An eight-year-old girl has been recognised for her efforts highlighting the plight of Syrians by live-tweeting from the ground in Aleppo during the civil war.
Bana al-Abed, who was seven at the time, is being awarded the Rising Star at The Asian Awards for bravely sharing "her perspective on one of the biggest humanitarian crises in history."
She gained worldwide attention in 2016 when she gave a voice to thousands of besieged children by live-tweeting updates on the war.
Video report by ITV News Correspondent Emma Murphy
She was a strong critic of Syrian President Bashar al-Assad who described her as "not a credible source" and accused her family of being part of the rebel propaganda war.
She responded by tweeting: "Sir Assad I'm not a terrorist, I just want to live and no bombing please."
She eventually escaped Aleppo, and along with her family fled to Turkey after the evacuation of Aleppo at the end of 2016.
Speaking exclusively to ITV News she told how she misses "everything" about her home in Syria.
She said: "I miss my school, my friends, I don't know what happened to them, if they are alive or not.
"I miss my house, I have a lot of memories there. I miss everything, I want to go back and build our houses again and live there in peace."
In a message to world leaders she added: "Please help us so we can be all one together and we can stop the war and make the life better all the time and the smile will be around the world."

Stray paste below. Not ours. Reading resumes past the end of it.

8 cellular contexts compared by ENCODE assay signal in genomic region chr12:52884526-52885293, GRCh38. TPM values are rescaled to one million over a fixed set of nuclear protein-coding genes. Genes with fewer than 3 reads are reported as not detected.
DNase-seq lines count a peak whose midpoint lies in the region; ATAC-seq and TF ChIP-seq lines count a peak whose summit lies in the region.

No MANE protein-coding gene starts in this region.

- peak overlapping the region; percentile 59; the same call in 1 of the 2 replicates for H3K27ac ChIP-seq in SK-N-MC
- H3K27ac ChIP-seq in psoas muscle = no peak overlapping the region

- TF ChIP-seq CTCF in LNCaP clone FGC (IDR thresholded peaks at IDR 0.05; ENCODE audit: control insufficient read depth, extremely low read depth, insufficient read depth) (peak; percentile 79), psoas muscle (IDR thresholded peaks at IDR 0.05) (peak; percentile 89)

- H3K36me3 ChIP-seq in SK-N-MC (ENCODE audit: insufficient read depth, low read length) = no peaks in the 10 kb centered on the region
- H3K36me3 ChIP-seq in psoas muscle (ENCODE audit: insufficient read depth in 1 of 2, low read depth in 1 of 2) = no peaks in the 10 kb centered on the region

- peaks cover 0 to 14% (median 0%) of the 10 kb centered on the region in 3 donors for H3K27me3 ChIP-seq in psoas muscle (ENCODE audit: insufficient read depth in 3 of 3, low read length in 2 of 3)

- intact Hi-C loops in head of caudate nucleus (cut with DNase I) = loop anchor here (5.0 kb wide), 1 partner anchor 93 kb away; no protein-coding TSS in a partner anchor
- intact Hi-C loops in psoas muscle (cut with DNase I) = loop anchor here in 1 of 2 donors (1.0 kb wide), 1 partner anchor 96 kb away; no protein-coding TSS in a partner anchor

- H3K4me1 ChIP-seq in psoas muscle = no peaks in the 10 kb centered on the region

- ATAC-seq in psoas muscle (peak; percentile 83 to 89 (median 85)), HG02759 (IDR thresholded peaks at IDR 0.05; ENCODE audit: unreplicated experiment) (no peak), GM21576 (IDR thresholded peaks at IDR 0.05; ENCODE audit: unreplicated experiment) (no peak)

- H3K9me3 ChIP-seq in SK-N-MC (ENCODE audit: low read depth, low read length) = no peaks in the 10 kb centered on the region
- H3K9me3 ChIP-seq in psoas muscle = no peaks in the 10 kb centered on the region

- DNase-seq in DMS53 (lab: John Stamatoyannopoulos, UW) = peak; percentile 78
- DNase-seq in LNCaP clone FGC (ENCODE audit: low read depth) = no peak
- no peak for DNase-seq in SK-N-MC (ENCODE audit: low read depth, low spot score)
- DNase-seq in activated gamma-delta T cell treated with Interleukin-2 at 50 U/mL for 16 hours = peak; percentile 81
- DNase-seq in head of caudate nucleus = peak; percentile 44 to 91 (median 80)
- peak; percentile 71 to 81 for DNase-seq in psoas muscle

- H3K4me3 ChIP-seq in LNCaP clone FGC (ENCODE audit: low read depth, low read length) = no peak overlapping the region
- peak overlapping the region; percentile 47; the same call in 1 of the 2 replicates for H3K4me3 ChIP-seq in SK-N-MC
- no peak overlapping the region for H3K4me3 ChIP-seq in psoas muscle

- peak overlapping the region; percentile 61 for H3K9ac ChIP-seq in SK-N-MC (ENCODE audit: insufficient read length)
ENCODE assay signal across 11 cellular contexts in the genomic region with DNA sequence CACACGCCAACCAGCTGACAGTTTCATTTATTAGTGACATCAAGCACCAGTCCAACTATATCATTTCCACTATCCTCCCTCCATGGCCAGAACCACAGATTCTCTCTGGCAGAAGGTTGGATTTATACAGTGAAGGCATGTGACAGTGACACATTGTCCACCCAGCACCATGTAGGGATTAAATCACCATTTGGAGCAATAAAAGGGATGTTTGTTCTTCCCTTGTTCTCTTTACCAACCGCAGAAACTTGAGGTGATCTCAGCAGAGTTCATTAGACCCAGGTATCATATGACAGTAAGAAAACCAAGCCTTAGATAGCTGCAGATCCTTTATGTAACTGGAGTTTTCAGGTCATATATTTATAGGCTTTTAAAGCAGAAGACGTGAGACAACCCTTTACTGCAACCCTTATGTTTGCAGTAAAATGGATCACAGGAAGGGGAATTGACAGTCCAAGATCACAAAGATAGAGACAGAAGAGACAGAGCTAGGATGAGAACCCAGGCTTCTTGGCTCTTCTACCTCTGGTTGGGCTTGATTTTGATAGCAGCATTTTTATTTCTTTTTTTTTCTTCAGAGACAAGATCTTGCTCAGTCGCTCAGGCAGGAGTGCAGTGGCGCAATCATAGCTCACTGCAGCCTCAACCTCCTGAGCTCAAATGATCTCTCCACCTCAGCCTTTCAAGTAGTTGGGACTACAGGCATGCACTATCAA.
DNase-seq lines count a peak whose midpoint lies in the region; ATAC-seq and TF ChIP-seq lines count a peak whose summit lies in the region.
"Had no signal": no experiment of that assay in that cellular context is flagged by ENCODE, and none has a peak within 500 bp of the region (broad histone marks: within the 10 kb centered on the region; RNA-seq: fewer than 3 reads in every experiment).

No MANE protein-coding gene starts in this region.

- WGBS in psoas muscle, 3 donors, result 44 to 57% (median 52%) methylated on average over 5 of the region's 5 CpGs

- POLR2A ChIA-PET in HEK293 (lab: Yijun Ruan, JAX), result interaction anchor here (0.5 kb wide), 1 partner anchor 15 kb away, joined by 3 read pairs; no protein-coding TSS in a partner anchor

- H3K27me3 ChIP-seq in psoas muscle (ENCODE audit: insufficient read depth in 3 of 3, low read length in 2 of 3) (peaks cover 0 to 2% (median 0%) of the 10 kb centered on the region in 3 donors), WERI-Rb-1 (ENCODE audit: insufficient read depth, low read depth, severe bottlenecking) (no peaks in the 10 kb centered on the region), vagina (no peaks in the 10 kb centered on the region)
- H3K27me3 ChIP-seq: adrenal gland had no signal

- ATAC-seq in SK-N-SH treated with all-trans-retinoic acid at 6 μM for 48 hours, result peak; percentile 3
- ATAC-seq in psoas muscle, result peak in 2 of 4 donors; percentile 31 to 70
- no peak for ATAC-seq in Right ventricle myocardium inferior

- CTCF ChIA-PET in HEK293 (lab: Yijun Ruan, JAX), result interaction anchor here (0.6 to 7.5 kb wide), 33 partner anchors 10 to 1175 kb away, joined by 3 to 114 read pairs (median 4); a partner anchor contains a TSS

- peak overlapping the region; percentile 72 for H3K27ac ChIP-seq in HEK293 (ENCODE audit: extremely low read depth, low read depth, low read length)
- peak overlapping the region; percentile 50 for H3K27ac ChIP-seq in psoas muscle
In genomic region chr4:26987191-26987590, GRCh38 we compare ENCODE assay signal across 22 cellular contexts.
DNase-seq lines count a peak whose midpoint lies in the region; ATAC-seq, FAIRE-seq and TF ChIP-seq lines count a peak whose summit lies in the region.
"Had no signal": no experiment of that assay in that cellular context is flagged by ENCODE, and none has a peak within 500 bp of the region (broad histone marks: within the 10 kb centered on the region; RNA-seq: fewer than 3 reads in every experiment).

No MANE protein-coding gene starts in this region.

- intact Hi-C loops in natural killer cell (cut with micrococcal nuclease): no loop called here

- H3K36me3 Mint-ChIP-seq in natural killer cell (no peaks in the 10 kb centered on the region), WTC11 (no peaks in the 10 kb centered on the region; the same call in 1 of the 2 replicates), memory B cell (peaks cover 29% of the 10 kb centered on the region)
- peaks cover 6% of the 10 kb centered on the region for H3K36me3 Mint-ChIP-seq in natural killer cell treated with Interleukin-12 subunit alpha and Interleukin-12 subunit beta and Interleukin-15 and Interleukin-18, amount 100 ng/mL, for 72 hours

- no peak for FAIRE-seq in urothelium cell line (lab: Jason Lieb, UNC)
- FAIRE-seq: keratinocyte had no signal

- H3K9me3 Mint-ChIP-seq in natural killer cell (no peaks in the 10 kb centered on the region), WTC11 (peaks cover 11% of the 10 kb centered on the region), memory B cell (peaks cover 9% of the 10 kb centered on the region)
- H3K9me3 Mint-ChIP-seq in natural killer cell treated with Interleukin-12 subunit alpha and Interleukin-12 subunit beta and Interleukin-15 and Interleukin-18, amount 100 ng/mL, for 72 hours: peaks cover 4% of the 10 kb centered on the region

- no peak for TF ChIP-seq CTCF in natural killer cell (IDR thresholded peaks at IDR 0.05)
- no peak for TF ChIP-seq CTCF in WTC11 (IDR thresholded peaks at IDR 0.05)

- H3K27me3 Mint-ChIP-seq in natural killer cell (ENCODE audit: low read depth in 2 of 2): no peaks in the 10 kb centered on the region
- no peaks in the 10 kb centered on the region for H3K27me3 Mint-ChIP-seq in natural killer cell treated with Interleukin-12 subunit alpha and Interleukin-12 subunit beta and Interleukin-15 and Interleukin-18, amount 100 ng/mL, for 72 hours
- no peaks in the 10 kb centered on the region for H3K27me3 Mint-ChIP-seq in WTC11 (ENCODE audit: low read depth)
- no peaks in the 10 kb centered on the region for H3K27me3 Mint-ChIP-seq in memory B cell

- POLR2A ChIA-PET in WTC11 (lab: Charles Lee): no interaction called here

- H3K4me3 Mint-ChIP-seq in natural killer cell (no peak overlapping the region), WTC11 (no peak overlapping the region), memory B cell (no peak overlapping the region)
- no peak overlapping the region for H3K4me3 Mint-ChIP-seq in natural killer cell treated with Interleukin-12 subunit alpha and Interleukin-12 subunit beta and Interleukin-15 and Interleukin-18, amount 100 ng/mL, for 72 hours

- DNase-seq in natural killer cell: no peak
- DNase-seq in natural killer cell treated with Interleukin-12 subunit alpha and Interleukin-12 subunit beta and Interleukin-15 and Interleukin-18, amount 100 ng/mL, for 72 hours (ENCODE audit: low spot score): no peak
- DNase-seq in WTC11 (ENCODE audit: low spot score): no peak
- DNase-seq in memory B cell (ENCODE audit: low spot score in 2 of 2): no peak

Bana and her two younger brothers were among thousands of citizens trapped inside the rebel-held city as it was bombarded by Syrian government troops and their Russian allies.
With the help of her mother Fatemah, she documented scenes of fear and destruction in a call for international action.
"My god, help us to finish the war," she prays aloud in one video as bombs fall near to her house.
There was international outcry shortly before the evacuation in Aleppo when her Twitter account disappeared.
The last message from the account read: "We are sure the army is capturing us now. We will see each other another day dear world. Bye - Fatemah".
Many supporters feared the worst when searches for her account came back with the message "page doesn't exist" but thankfully she survived.
She is now delighted to be in London to receive the Rising Star award at The Asian Awards.
Paul Sagoo, Founder of The Asian Awards, said: "At only eight years old she has bravely shared her perspective on one of the biggest humanitarian crises in history.
"I am so glad that she has accepted our invitation to attend this year’s Asian Awards and collect the Rising Star Award in recognition of her resilience, unconquerable courage, and hope for herself and for other children around the world who are victims and refugees of war."